courage · fear · happiness · healing · love · relationships

"Forget Your Troubles, Come On, Get Happy"

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So you’ll have to bear with me – I haven’t totally got this
one down.
I was on the phone with a trusted friend Sunday morning. I
was giving her the update about this potential Cupcake Situation, the pros and
cons, the merits and demerits. The gnawing maw of my brain.
I fully expected her to say something like, That sounds
reasonable. It makes sense to not do something that has potential negative
consequences. Yes, continuing on the path of solitude sounds like the right one
toward health.
Instead, she surprised me by saying, Life is meant to be
lived.
Instead, I surprised myself by beginning to cry.
Somehow, hearing her “permission” enabled me to feel what
was actually happening in my heart. The joy, the longing, the contentment, just
in the idea and fancy of anticipating being with this Cupcake.
And I said something to her, actually I sobbed something to
her, that I’m not sure I ever admitted or understood – “I don’t know how to be
happy.” And I cried some more.
I don’t know how to let myself be happy. To admit good
things. To trust that I’m able to face good things – that I even think I have
to “face” them is evidence that I still think happiness is something to be
battled.
In my early experience, happiness wasn’t reliable, and so
you mistrusted it. You forced away the “temptation” of happiness because if you
allowed it in, it would corrode. Better to be mildly miserable than submit to
betrayal.
It’s astonishing to me that I’m still facing this same
demon. This same old pattern of beliefs and behavior. But then, I must be at a
place where I’m ready and able to uproot it in a new way.
I read an email from the Cupcake (the person I’ll potentially spend a few days with next month) telling me that he welcomes the chance to
melt with me, open his heart, sit in lazy contentment. That the idea of doing
so stirs something in him, emotionally and physically.
When I read this (for like the 8th time), I was walking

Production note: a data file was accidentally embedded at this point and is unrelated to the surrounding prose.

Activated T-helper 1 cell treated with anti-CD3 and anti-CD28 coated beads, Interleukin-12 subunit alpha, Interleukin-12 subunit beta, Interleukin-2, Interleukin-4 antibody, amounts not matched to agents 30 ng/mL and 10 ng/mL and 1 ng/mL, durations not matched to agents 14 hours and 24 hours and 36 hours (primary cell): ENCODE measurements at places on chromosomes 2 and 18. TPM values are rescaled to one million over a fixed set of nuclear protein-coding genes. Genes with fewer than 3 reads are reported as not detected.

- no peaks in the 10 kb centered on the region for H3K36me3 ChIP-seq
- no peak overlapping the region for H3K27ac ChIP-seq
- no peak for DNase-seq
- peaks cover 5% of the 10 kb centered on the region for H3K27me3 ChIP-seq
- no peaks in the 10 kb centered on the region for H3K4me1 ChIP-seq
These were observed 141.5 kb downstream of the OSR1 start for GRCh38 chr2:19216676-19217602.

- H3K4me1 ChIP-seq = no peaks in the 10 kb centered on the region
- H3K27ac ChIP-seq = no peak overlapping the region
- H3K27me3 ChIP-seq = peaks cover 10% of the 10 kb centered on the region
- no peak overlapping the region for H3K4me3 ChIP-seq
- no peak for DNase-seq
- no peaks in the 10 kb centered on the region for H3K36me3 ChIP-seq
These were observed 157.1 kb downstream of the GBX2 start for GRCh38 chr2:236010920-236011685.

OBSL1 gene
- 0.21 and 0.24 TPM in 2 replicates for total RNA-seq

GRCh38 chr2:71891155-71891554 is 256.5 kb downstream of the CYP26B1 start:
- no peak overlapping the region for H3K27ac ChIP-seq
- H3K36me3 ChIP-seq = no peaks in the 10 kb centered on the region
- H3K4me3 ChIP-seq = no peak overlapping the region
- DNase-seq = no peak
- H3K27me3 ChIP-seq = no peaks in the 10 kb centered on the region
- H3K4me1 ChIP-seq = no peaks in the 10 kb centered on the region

outside my work, trying to get away from the gnawing Pro/Con-ing catalogue
inside me. I reread it on my phone on a side street in Berkeley. I had to stop walking. I crouched
down in the sunny afternoon, held the screen toward my face, and felt the same feeling I would have on Sunday when my friend said, Life was meant to be lived.
Something moved, something heard this. Something within me allowed the
possibility for even a moment to trust that someone was honestly saying, Let’s
be happy. I offered myself the possibility that I could be happy.
And on that sidewalk, my eyes filled with salt water, my brain
temporarily ceased arguing, and I felt in my heart.
I just felt in my heart, being in it. hearing it, feeling
it. I was moved.
I don’t know how to be happy. It’s not something I know how
to do. Like a learned skill, this will be something I will have to try my hand
at, and be inexperienced at, but try anyway.
I’ve been amazingly dexterous at learning all kinds of new
things–grad student, performance poet, bassist, actor, painter–physically at
least. Emotionally, I’ve learned how to be more honest, how to have more
feelings than anger, depression, and mania, how to be more visible and trust I
won’t be shot.
I don’t know how to be happy. But if my emotional responses
are any indication (whether this whole Cupcake thing comes to fruition or not),
I am apparently, on some level, ready to see if I can be. 
And I hereby give myself
permission to try. 

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